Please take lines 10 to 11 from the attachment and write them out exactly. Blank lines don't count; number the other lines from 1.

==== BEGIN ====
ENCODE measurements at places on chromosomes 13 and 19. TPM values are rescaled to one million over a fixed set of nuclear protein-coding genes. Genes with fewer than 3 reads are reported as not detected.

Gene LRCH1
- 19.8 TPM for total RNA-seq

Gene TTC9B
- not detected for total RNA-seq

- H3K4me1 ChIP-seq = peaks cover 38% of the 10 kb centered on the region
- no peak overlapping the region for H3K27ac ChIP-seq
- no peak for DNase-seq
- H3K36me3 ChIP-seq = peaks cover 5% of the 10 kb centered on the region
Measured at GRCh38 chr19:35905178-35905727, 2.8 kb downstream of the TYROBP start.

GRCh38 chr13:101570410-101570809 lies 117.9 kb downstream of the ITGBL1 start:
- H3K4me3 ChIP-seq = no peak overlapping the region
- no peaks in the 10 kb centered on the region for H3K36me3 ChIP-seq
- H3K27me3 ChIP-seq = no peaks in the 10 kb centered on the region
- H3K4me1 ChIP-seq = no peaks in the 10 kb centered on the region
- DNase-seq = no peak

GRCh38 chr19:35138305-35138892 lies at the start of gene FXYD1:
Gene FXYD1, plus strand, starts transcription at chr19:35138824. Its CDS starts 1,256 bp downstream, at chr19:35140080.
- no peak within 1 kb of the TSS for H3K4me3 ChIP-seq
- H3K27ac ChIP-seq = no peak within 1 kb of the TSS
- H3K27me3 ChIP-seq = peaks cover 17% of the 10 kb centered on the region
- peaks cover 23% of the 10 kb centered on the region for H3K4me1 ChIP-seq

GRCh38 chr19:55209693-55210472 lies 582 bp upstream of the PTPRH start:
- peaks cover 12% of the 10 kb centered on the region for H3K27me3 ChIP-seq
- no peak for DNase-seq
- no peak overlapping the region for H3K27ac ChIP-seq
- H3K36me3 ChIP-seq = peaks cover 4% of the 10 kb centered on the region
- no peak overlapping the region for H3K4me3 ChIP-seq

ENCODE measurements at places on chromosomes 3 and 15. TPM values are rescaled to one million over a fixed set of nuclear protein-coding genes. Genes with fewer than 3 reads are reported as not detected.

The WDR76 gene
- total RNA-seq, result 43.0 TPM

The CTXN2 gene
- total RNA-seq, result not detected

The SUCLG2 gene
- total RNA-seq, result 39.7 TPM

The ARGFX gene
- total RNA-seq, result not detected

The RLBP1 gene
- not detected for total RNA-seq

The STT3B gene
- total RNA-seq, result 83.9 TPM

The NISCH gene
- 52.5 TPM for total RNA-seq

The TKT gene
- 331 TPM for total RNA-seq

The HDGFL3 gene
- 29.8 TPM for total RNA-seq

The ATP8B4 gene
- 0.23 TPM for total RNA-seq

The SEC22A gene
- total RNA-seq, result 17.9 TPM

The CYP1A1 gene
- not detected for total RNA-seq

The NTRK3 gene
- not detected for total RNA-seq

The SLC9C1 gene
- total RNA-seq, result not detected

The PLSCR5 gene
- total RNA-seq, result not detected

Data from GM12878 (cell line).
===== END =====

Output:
Measured at GRCh38 chr19:35905178-35905727, 2.8 kb downstream of the TYROBP start.

GRCh38 chr13:101570410-101570809 lies 117.9 kb downstream of the ITGBL1 start: